The doc swept in. He looked at my arm, stopped short, looked me in the eyes quizzically, then peered down at my arm again. "This is odd. You're only allergic to one thing," he said. "We don't see that very often."

I brightened. I like being odd. But more than that, I like knowing what my future entails. "Ok, so what is it?"

"It's maple pollen," he said, to which I let out a big gasp of relief. "The season for that is now, ahead of the usual spring allergies. You're probably at your worst in March, right? Keep your windows closed from mid-January to mid-April. And come see me every January for your prescriptions."

I was stunned. Maples? Those beautiful trees that turn such an outrageous, screaming shade of crimson in October? The talented headliner in the free outdoor concert that is fall in the Mid-Atlantic? The only tree that has ever made me pull over to the side of the road to stare slack-jawed? That tree is betraying me, sending its sperm into the air to choke me? Maple! You deadly siren in saucy lipstick, getting a jump on the other trees and spreading your toxins just before spring, making me wish I'd be born without eyes.

I realized with a jolt that my husband had planted a maple in our front yard a few years back, now just a few feet from our heads as we sleep. The little fledgling, currently the tree equivalent to an 11-year-old boy, is just starting to get peach fuzz and think about sex/pollen. It's the only tree we've planted as a couple. Do we have to cut it down? Because that would be bad, symbolically.

"No," said the doc. "There are so many maples here, the air is literally filled with their pollen. Cutting down one tree will do nothing. But your dog is getting covered in it every time he goes out, so do try to wash him before he comes in."

Right, I thought, envisioning lots of bladder infections for the dog instead.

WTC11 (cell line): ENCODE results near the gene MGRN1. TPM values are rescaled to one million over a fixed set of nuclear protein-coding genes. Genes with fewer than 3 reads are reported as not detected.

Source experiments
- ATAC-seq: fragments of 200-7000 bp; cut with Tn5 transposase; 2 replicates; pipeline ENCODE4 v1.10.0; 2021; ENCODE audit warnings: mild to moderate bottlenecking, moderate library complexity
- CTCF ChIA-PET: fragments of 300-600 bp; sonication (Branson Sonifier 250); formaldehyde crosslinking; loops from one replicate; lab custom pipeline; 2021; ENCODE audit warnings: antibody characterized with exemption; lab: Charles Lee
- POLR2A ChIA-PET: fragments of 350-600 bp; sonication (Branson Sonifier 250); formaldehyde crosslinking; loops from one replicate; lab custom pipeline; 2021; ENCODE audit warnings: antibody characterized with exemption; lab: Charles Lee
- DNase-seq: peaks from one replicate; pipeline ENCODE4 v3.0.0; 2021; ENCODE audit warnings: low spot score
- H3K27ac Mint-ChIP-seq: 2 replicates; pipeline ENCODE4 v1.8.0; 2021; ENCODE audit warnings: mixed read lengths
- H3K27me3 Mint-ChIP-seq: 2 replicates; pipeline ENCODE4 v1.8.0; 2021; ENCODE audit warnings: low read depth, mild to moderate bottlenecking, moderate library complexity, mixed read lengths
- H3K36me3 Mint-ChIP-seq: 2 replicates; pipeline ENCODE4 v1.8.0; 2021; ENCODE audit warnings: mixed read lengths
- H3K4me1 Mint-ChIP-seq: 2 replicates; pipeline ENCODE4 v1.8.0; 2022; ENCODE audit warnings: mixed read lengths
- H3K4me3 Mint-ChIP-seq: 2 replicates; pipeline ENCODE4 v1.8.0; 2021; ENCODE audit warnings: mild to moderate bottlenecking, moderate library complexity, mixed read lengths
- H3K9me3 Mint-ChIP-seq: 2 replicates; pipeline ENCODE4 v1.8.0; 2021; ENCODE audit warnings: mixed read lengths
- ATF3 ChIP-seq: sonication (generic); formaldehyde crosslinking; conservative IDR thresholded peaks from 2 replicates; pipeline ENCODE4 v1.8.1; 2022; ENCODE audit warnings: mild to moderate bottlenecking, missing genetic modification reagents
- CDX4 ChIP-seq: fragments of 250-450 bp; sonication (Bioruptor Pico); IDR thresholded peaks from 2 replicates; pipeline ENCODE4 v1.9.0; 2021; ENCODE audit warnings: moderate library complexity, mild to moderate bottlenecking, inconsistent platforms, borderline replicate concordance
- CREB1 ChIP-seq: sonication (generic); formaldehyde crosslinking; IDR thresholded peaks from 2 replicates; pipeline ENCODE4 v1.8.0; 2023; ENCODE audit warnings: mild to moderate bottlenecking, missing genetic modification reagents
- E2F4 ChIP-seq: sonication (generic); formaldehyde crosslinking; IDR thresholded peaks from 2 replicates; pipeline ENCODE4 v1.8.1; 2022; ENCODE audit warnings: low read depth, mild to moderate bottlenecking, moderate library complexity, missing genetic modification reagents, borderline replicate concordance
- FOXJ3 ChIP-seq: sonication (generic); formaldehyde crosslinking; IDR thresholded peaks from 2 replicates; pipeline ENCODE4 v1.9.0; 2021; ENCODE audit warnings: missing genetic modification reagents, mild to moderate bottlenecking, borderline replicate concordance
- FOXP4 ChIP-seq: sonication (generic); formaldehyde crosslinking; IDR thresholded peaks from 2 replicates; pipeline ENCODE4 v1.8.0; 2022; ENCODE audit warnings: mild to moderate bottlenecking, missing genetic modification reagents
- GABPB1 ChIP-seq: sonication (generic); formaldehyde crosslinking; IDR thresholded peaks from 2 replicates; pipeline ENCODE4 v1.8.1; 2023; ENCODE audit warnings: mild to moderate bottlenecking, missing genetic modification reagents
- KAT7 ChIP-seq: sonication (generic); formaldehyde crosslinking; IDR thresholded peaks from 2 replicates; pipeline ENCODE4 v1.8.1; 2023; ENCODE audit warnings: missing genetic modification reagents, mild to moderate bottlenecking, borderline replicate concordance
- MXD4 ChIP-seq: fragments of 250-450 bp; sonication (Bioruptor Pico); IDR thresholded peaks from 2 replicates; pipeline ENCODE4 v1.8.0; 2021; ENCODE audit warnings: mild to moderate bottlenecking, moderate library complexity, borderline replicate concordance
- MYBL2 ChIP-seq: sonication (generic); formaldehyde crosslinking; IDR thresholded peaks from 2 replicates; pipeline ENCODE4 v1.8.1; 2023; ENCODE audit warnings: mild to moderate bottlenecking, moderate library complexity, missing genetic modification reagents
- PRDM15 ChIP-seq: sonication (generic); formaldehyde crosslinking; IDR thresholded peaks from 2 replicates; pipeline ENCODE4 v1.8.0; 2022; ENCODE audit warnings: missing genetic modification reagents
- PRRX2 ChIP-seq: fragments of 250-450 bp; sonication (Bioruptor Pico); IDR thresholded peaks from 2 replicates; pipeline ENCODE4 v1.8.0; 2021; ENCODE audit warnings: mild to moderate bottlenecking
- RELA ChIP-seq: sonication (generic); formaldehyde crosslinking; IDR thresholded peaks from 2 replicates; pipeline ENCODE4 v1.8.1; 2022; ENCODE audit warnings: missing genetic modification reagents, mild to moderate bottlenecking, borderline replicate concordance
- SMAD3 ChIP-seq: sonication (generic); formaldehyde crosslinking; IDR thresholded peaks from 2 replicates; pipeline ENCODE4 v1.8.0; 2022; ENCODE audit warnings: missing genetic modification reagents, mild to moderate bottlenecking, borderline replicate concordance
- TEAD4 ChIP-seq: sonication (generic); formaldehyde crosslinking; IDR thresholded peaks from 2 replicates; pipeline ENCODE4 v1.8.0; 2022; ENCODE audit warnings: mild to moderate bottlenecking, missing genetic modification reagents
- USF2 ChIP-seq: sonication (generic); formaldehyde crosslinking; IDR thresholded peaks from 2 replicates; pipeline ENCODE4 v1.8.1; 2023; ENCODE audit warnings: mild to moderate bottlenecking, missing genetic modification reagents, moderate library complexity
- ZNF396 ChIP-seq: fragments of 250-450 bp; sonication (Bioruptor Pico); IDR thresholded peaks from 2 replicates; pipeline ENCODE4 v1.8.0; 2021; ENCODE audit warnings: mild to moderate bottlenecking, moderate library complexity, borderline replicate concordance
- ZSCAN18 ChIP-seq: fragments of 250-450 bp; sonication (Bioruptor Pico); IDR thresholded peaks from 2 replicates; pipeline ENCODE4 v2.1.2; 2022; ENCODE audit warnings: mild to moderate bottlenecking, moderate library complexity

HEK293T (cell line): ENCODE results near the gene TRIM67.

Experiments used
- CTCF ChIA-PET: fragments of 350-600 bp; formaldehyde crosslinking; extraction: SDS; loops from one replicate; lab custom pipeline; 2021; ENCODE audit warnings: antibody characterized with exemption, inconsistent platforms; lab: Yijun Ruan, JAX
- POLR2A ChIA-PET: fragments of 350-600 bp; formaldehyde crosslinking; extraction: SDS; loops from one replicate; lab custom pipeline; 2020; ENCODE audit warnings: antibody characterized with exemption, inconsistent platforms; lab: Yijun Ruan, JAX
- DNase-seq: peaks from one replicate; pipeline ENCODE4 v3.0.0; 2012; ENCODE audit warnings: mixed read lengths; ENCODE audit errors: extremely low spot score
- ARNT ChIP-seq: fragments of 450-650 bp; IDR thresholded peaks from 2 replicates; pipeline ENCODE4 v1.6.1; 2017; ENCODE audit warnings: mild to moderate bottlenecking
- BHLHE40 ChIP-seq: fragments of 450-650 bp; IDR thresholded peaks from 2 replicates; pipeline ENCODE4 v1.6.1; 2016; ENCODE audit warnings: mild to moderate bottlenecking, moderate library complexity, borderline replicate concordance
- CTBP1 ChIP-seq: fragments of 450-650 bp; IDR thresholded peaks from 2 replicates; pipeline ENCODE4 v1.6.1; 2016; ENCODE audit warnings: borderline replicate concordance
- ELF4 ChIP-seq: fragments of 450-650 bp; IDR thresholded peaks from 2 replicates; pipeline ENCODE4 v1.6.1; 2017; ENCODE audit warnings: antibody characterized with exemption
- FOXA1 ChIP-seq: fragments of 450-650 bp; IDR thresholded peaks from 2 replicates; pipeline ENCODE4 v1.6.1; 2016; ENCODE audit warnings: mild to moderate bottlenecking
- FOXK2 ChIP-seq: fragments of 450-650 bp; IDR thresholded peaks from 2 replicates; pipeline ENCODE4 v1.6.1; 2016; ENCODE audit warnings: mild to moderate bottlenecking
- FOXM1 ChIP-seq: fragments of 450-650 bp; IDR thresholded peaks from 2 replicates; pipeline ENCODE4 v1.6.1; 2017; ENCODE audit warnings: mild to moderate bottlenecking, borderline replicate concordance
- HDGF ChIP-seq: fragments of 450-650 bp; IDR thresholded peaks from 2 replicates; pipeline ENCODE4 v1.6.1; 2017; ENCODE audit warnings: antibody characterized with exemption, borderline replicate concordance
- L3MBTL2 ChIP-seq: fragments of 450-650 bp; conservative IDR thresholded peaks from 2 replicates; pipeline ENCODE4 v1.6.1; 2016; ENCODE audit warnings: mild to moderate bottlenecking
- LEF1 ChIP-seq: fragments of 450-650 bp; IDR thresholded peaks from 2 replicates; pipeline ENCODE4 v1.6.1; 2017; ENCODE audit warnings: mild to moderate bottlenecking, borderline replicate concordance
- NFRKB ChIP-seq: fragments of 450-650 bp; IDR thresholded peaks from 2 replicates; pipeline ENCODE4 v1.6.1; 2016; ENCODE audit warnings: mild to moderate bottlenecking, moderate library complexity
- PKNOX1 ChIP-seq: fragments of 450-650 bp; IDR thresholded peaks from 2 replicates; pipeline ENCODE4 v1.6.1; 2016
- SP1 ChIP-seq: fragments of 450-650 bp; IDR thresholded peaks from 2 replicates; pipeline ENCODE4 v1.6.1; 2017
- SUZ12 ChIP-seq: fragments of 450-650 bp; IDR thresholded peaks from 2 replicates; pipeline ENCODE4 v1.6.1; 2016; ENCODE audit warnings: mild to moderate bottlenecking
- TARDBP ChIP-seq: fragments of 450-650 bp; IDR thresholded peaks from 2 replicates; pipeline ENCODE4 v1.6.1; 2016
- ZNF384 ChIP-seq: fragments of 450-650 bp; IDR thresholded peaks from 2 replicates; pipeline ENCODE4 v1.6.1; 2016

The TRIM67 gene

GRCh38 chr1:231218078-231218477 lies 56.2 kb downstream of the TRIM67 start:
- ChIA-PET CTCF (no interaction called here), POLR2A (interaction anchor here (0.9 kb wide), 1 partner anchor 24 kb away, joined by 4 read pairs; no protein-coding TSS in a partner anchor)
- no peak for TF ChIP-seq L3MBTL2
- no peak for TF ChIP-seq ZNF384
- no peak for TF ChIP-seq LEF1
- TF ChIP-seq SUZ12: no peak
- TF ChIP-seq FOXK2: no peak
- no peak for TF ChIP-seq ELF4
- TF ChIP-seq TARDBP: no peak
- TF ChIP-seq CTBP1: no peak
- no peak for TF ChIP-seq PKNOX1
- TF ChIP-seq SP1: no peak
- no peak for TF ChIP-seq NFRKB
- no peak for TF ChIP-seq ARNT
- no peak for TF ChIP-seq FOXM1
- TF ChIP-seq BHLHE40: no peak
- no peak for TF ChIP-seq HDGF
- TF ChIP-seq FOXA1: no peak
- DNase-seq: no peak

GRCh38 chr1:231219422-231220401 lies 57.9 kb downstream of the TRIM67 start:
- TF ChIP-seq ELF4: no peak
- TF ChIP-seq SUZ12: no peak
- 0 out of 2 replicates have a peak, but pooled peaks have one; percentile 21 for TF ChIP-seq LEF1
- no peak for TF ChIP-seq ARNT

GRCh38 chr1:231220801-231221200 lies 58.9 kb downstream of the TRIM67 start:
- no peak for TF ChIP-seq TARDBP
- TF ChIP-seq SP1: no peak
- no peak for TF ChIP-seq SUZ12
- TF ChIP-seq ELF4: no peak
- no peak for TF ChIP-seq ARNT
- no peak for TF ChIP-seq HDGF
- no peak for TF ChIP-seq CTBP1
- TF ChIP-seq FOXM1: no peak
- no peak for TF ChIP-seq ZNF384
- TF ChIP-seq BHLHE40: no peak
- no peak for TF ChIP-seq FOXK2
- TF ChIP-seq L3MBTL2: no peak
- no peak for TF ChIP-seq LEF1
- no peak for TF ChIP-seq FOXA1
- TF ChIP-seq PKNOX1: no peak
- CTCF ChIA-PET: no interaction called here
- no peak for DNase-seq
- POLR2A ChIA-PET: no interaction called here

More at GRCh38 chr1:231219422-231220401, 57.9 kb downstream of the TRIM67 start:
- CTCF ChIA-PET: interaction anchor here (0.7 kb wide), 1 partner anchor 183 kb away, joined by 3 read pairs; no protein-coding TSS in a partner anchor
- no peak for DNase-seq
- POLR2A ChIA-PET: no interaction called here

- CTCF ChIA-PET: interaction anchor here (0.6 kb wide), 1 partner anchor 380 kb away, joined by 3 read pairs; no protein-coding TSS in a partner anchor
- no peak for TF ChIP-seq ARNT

I left there looking like some sort of scrappy, math-oriented junkie, numbers and scratch marks and needle holes covering each arm, shoulder to wrist. This helped me feel tough, even if my new diagnosis eroded at that status.

I also left there scheming. Was this my opportunity? My chance to move out of northern Virginia to a far more southern clime? Perhaps with shores? Can I now say, "Marty, we have to go -- it's for my health," and not be completely full of it? Maybe I could find out all the varieties of maple, learn where they are in my neighborhood and when Marty is at work, sidle up to them like a shameless hussy, stroking them, touching them to my face, running their leafless winter branches across my eyelids and hoping my head swells to the size of an outboard motor. "See, Marty," I can say, "I am suffering." And then we will fill our suitcases with flip-flops and juicers and be out of here.

Sadly, those dreams died minutes after I got home from the pharmacy. The host of prescriptions I administered through all head orifices (mouth, nose, eye) worked almost instantly, just as the doctor said they would. And now I feel fine, normal almost. Damn you, pharmaceutical industry.

My sense of self is intact, too. Here's how: Do maples grow in fields? Like the kind where strong and healthy people work? No, they do not. So I can still go out into that kind of field and nothing will happen, right? Right.

For now, thankfully, I get to remain exactly who I thought I was.